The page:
Videos On the Dangers of Distracted & Impaired Driving
The two biggest threats to everyone’s safety on the road are distracted driving and impaired driving. It doesn’t matter if you’re a new driver or an expert behind the wheel: if you’re distracted or under the influence of drugs or alcohol, it’s impossible to drive safely. Seriously, these common lapses in judgement claim innocent people’s lives every day. Take a minute to learn more about the laws you have to follow and some ways you can be a better, more focused driver.
- Examples of Distracted Driving
- Distracted Driving Risks
- Reducing Disctractions
- The Myth of Multitasking
- Drowsy Driving
- Open Container Laws
- Zero Tolerance for Drinking and Driving
- Strategies for Becoming Responsible Around Alcohol
- The Real Cost of a DUI
- How to Avoid Road Rage
- Implied Consent
Distracted DrivingThere’s more to distracted driving than annoying people staring at their phones instead of going when the traffic light turns green. Although mobile phones are the biggest culprit for driver distractions, there are many others. Aceable can give you more examples of distractions, explain what’s at risk, and prepare you with tips for reducing distractions. We’ll also explain the myth of multitasking (Hint: You can do two things at once, but that means doing neither of them well).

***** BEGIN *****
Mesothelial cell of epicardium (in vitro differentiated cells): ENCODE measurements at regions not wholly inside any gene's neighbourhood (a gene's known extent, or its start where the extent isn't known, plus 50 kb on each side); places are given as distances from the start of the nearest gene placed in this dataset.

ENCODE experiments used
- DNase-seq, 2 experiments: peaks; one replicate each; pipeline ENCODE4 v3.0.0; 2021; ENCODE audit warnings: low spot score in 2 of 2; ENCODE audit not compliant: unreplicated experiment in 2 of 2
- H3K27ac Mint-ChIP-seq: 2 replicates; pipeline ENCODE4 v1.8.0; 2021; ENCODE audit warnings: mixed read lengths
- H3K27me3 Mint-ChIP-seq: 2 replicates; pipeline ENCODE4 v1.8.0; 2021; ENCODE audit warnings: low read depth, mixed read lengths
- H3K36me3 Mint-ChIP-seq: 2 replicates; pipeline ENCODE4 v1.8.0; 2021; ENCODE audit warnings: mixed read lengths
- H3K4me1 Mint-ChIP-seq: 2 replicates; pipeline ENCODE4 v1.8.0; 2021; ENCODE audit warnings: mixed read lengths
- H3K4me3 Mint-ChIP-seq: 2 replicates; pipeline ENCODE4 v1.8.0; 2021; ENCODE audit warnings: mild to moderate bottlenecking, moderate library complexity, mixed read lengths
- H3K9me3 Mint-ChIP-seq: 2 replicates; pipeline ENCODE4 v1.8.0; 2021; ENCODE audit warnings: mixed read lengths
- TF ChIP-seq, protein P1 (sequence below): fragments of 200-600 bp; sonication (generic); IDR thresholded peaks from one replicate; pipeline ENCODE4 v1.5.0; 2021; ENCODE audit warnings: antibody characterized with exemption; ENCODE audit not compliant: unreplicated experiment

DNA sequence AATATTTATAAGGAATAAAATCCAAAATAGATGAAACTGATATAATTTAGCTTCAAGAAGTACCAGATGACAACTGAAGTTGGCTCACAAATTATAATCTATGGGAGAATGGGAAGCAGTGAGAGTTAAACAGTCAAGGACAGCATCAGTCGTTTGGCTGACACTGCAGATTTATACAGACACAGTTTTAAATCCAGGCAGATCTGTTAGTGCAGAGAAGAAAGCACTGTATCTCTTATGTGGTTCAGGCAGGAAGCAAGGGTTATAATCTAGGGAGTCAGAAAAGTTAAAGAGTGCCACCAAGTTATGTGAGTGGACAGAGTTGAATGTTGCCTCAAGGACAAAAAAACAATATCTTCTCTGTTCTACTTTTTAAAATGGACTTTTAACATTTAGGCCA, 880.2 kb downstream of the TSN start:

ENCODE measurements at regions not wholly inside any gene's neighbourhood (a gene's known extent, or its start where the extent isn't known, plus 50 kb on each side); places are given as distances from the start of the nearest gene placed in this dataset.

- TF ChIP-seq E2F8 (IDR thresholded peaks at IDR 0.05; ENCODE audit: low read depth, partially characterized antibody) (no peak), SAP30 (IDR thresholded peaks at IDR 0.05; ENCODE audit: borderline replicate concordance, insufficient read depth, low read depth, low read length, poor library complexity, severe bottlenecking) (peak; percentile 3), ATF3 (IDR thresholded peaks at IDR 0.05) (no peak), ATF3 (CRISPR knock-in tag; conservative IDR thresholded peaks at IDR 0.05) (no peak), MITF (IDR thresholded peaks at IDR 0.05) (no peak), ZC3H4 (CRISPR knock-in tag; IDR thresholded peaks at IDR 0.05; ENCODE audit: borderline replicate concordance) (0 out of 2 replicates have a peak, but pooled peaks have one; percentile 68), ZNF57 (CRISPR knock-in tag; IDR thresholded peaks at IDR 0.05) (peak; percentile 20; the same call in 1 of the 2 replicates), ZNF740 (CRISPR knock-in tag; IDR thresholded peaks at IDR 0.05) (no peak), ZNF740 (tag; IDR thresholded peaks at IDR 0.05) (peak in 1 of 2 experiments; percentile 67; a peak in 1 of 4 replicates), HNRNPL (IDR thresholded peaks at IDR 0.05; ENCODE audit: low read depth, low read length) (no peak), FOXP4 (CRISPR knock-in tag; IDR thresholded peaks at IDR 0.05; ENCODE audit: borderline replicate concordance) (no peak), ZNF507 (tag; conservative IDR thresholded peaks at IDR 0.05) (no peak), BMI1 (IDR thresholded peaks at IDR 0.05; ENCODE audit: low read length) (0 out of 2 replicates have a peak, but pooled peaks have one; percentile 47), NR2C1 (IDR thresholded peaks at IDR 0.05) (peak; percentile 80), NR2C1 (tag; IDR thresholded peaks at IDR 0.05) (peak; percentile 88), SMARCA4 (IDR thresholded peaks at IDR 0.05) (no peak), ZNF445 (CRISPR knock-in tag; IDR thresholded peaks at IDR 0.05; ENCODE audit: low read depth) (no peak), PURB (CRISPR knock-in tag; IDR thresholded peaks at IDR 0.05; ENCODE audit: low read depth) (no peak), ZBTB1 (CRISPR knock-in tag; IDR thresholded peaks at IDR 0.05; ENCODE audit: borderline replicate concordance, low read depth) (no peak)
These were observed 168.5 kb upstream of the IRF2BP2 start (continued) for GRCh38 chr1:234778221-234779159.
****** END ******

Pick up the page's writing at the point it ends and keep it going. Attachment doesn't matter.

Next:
Impaired DrivingAlcohol-related crashes are depressingly frequent and quite often fatal. Even if no one gets physically hurt (that’s a big “if”), being convicted of DUI or DWI will wreck you financially. If you’re under 21 years old, it’s particularly important for you to understand Zero Tolerance and how to navigate social situations involving alcohol without messing up your life. You’ll even find resources about alcohol-related rules like the Open Container Law.
Don’t be guilty of Driving While Sleepy. Fatigued driving is hard to measure and not exactly illegal, so people underestimate the risks involved. The reality is that sleep deprived drivers are much more likely than alert drivers to make a mistake, zone out, or fail to react to information during a drive. Find out how you can make it through long road trips and early morning commutes without putting yourself and others in danger.